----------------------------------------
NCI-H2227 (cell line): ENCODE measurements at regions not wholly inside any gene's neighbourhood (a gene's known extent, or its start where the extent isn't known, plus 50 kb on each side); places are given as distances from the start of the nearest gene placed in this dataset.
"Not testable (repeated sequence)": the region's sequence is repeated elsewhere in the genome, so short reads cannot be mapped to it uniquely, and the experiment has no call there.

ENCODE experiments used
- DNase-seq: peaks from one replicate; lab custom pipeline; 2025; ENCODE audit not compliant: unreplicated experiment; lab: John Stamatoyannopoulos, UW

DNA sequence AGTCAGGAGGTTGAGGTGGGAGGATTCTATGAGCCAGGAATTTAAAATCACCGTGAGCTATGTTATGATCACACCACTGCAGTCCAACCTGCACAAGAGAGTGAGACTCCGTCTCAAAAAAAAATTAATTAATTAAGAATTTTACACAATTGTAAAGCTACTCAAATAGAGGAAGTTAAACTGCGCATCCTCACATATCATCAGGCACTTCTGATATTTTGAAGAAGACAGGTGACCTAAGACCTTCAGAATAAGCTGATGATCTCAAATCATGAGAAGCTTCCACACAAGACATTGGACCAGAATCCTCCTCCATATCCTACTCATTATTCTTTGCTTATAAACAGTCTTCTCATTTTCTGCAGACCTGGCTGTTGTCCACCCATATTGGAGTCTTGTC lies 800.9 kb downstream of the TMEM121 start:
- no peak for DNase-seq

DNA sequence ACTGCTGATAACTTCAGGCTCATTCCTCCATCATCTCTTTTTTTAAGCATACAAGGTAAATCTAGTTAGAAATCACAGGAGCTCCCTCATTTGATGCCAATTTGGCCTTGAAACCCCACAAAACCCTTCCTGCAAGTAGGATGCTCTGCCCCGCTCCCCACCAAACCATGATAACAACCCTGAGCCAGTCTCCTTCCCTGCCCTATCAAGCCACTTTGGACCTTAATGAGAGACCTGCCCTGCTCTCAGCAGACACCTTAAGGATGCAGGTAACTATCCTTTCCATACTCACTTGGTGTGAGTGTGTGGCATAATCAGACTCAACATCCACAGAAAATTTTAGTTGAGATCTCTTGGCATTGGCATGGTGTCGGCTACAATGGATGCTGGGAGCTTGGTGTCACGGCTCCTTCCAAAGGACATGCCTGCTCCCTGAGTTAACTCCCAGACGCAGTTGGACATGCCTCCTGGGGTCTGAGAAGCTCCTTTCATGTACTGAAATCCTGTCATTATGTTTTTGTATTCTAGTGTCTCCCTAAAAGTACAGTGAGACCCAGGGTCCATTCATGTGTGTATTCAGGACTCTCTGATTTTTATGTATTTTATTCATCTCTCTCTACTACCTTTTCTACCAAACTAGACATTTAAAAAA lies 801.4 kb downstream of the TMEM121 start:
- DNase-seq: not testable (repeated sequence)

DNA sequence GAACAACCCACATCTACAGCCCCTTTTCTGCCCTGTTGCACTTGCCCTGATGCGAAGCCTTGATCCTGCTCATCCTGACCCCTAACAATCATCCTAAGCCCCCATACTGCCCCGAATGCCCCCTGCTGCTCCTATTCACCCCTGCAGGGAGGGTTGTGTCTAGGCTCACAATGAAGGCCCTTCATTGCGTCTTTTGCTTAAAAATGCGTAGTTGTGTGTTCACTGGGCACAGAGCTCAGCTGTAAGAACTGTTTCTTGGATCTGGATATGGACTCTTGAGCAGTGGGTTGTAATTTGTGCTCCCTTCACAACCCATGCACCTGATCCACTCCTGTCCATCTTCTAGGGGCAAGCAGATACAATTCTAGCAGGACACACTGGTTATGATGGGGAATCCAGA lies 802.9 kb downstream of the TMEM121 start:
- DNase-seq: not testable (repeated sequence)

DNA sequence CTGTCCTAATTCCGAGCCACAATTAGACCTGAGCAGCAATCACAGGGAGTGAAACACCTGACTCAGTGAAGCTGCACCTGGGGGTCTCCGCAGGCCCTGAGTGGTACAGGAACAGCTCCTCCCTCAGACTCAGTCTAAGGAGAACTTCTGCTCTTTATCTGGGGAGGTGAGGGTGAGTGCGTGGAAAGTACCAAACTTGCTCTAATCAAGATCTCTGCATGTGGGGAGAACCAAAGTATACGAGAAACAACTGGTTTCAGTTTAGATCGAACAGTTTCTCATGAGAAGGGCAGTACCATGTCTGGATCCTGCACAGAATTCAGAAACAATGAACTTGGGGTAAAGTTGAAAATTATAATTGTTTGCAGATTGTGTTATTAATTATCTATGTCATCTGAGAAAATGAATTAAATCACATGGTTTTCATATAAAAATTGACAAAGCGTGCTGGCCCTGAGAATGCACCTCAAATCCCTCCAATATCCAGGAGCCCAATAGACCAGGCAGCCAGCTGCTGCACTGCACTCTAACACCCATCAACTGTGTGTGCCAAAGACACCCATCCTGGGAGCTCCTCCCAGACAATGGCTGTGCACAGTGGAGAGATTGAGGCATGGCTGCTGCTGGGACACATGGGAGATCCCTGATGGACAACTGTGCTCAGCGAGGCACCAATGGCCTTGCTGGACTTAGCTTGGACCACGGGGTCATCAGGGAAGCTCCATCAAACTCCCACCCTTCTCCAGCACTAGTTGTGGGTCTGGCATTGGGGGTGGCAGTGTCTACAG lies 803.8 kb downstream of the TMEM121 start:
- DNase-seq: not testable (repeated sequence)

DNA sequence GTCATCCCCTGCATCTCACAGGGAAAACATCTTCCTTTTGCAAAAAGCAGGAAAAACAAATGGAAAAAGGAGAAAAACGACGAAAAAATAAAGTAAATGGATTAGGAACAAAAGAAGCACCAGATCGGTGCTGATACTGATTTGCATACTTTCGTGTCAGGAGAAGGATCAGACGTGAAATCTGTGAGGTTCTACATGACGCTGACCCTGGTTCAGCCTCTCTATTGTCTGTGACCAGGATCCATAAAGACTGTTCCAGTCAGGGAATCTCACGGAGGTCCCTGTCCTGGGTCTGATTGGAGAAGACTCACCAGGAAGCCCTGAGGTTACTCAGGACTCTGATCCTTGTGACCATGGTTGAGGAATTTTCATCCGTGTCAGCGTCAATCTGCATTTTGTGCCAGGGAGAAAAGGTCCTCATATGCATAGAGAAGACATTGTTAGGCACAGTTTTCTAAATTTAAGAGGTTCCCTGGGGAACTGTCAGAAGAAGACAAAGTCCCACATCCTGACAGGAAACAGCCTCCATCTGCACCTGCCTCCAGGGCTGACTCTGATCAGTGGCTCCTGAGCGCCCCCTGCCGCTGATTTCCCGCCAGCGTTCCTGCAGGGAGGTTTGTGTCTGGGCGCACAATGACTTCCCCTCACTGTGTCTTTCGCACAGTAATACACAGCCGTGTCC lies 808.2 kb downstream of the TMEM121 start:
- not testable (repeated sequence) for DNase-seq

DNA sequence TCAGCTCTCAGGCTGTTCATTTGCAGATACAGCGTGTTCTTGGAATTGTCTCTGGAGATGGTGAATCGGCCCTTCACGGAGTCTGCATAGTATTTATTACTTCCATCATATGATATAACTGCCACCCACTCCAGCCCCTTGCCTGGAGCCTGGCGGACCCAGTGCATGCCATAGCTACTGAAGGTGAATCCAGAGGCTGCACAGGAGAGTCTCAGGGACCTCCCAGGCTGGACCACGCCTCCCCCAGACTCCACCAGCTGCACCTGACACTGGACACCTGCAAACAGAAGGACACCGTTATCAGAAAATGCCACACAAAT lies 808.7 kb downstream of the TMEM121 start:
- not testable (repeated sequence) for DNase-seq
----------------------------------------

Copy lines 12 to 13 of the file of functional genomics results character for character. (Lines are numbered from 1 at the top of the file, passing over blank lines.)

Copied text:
- DNase-seq: not testable (repeated sequence)

DNA sequence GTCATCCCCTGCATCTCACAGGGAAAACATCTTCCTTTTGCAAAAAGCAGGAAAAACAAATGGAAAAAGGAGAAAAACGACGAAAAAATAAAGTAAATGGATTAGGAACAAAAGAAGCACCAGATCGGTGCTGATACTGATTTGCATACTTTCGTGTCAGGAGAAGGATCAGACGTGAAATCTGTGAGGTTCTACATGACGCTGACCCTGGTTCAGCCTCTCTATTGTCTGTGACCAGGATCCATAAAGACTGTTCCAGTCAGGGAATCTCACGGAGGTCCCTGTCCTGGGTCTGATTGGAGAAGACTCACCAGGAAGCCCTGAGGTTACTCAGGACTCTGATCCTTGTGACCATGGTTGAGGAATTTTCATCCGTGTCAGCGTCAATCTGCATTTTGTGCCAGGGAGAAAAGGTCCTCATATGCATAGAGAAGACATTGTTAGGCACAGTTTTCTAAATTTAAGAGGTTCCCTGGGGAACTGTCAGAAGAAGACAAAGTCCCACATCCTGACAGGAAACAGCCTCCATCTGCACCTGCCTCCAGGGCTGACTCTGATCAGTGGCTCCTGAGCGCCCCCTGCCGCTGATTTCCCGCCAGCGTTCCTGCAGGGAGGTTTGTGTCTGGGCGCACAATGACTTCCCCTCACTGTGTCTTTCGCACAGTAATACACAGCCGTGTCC lies 808.2 kb downstream of the TMEM121 start: